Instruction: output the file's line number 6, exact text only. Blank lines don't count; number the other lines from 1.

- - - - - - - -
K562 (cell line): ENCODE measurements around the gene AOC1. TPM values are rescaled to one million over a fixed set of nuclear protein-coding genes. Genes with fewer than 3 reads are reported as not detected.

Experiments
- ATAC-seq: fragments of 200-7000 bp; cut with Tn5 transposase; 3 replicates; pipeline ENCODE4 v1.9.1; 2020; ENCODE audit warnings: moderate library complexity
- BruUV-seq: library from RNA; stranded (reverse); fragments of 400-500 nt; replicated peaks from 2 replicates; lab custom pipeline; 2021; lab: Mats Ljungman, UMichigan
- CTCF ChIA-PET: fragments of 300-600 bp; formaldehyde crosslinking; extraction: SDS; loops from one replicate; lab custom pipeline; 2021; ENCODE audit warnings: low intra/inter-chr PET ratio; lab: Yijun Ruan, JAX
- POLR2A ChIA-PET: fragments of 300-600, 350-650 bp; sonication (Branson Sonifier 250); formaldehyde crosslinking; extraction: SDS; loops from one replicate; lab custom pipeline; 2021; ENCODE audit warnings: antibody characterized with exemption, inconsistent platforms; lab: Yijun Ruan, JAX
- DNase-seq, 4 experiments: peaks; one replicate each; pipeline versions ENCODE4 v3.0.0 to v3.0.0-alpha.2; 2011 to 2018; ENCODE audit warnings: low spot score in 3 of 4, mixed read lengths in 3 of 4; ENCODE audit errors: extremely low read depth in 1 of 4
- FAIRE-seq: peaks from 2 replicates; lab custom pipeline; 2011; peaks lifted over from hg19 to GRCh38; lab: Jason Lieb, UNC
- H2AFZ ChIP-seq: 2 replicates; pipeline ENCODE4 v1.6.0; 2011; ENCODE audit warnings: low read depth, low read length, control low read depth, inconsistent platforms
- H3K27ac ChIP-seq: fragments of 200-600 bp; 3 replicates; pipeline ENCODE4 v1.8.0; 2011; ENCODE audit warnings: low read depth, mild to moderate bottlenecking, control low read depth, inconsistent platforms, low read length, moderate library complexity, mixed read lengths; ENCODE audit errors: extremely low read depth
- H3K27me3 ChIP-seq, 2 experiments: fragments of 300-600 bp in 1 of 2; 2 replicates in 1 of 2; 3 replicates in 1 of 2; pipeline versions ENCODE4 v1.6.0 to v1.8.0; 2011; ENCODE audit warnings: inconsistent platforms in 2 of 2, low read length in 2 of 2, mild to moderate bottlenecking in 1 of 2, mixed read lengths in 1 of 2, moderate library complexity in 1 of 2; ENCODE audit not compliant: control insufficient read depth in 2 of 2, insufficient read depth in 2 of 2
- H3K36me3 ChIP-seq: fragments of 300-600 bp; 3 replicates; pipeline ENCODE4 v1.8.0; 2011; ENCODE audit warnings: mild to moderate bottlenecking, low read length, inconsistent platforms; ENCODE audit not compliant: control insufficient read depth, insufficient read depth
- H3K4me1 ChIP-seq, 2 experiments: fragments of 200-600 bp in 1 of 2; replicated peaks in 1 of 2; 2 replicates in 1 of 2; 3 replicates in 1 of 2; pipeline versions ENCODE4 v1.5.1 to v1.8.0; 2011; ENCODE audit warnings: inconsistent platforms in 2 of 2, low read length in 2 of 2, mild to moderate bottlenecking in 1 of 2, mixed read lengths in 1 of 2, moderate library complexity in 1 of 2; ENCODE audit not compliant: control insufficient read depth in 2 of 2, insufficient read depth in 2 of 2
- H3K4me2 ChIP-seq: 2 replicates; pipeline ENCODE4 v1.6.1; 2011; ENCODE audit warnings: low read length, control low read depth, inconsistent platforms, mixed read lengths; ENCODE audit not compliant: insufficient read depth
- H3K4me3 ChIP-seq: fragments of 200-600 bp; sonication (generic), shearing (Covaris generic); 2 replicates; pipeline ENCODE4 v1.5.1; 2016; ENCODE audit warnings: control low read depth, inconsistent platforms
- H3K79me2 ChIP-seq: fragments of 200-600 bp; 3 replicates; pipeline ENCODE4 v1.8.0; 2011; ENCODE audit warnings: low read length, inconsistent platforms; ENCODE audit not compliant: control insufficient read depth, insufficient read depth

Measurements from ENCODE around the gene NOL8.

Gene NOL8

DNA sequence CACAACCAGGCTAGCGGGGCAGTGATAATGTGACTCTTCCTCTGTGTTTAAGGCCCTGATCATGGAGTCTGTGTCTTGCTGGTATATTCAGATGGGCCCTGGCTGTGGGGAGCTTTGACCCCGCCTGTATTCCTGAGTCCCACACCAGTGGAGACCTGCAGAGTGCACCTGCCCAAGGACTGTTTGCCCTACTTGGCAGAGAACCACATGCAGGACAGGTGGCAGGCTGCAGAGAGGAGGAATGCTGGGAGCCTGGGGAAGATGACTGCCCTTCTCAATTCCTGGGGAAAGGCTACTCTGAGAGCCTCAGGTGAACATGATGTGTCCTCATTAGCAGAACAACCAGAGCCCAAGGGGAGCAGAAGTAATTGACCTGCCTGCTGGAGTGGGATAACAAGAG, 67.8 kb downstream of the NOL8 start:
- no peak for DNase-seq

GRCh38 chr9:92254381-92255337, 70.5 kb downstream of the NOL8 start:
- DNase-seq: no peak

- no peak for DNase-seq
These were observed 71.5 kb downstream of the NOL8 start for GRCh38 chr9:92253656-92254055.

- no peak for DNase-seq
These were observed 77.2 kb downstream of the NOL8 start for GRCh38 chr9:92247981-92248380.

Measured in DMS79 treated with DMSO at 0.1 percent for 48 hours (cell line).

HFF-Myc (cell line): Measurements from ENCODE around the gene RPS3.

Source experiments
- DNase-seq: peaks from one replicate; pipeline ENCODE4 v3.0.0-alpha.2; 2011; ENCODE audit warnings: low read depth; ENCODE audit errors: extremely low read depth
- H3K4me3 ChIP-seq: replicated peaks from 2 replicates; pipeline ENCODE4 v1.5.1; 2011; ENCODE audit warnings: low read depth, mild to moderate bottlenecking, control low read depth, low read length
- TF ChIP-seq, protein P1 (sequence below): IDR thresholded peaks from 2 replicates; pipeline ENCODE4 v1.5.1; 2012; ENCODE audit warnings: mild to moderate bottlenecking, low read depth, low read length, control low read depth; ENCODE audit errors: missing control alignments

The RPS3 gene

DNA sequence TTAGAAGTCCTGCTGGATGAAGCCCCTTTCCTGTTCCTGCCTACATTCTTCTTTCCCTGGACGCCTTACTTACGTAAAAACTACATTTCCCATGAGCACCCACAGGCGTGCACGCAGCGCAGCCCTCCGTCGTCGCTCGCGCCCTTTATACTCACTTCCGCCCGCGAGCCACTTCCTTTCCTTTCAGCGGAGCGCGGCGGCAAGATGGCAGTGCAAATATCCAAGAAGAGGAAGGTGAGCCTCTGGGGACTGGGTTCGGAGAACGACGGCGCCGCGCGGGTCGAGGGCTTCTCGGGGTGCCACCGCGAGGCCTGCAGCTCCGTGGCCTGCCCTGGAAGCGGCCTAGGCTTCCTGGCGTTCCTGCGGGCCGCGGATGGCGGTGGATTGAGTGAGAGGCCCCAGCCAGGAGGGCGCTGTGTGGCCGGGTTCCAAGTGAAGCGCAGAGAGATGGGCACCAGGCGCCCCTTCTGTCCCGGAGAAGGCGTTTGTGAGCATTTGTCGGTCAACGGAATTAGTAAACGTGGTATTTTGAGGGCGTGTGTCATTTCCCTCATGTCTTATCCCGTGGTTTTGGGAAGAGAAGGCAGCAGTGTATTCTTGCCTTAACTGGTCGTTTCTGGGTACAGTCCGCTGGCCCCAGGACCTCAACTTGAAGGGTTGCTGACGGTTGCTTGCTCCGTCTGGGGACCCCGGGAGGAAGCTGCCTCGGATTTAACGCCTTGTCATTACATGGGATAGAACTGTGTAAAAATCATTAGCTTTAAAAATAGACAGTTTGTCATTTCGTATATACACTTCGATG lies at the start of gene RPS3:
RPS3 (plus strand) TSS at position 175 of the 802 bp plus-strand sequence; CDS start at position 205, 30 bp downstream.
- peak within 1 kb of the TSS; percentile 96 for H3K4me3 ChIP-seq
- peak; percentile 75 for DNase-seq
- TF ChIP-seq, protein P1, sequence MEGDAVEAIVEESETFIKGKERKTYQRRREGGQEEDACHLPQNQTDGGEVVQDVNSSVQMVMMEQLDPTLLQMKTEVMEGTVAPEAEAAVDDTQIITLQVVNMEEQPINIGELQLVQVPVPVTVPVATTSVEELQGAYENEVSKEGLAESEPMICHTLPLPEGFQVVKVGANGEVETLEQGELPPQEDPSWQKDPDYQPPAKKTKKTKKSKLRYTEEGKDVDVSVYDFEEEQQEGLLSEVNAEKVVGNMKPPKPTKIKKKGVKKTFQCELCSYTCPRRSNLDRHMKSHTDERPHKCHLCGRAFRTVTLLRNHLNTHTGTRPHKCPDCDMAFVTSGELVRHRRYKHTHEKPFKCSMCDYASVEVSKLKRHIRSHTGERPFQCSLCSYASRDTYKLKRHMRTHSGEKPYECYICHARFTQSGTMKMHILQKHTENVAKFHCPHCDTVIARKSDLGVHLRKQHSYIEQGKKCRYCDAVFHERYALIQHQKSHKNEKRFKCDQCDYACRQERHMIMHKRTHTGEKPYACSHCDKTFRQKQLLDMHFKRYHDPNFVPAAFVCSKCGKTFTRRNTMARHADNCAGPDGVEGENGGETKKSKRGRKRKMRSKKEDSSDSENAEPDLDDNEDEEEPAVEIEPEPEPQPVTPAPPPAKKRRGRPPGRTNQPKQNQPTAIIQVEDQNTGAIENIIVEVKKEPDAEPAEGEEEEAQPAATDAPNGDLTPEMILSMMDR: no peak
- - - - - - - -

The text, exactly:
- POLR2A ChIA-PET: fragments of 300-600, 350-650 bp; sonication (Branson Sonifier 250); formaldehyde crosslinking; extraction: SDS; loops from one replicate; lab custom pipeline; 2021; ENCODE audit warnings: antibody characterized with exemption, inconsistent platforms; lab: Yijun Ruan, JAX